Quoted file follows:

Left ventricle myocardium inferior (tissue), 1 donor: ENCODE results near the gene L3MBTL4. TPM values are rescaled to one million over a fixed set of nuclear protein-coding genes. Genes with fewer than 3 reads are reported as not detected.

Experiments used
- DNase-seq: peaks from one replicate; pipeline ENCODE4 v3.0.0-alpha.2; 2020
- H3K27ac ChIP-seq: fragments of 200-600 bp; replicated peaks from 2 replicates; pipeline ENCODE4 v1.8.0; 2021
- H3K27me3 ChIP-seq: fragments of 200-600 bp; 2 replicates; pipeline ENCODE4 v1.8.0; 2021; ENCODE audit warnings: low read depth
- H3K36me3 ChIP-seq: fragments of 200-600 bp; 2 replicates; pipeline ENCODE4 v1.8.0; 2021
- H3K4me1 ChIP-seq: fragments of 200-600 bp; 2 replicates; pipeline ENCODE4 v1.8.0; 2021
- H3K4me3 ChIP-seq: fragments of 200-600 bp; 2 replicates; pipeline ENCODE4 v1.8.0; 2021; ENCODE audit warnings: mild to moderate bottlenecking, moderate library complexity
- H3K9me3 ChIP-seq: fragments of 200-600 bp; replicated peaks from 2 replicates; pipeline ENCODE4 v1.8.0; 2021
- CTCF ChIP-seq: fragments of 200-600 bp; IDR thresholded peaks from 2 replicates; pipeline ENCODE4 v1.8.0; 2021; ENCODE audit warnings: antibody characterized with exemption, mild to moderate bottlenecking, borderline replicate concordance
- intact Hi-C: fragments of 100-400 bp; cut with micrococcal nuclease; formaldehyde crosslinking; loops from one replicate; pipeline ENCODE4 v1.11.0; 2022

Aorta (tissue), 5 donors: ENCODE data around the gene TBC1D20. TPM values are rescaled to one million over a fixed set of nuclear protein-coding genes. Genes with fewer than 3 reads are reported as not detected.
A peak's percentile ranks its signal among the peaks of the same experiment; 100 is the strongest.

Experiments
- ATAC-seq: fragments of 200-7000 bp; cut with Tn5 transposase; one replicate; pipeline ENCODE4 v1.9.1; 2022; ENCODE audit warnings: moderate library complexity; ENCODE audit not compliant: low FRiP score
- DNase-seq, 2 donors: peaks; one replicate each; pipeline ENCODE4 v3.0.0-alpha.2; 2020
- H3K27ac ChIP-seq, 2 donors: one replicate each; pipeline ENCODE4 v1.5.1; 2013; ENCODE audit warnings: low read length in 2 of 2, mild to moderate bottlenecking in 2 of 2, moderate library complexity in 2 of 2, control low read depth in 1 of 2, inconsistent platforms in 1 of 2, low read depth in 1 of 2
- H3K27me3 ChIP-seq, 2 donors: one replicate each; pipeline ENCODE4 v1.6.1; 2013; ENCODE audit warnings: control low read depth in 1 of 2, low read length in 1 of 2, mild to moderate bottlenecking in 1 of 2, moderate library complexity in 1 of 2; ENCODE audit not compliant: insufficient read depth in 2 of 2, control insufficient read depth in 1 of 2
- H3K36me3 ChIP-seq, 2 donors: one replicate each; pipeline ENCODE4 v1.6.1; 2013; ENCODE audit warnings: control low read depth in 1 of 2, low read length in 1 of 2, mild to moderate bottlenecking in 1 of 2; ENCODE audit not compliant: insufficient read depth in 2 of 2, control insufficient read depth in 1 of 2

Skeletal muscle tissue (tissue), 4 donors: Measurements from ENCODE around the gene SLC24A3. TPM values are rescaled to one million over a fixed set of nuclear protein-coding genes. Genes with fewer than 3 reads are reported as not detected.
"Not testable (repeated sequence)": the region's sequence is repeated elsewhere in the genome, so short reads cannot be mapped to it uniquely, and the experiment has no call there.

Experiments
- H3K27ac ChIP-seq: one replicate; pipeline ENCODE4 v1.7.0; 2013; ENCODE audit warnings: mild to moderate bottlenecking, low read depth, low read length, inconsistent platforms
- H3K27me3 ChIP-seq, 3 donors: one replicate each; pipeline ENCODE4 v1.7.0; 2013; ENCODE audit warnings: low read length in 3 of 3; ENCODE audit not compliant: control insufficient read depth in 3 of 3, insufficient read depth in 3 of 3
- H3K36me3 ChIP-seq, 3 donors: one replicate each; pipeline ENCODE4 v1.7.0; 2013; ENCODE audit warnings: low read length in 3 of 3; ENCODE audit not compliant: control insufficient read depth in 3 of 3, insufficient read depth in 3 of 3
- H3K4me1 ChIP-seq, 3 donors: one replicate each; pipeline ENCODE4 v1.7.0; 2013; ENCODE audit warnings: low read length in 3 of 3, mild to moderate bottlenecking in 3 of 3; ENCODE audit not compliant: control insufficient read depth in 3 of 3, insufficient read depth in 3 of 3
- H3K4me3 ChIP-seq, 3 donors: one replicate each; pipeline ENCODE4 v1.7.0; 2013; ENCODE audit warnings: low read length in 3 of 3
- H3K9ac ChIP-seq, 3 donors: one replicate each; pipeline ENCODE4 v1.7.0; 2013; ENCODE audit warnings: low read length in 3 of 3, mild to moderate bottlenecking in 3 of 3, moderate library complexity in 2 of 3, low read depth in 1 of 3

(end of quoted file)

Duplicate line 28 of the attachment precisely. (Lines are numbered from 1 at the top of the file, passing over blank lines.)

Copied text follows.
- H3K9ac ChIP-seq, 3 donors: one replicate each; pipeline ENCODE4 v1.7.0; 2013; ENCODE audit warnings: low read length in 3 of 3, mild to moderate bottlenecking in 3 of 3, moderate library complexity in 2 of 3, low read depth in 1 of 3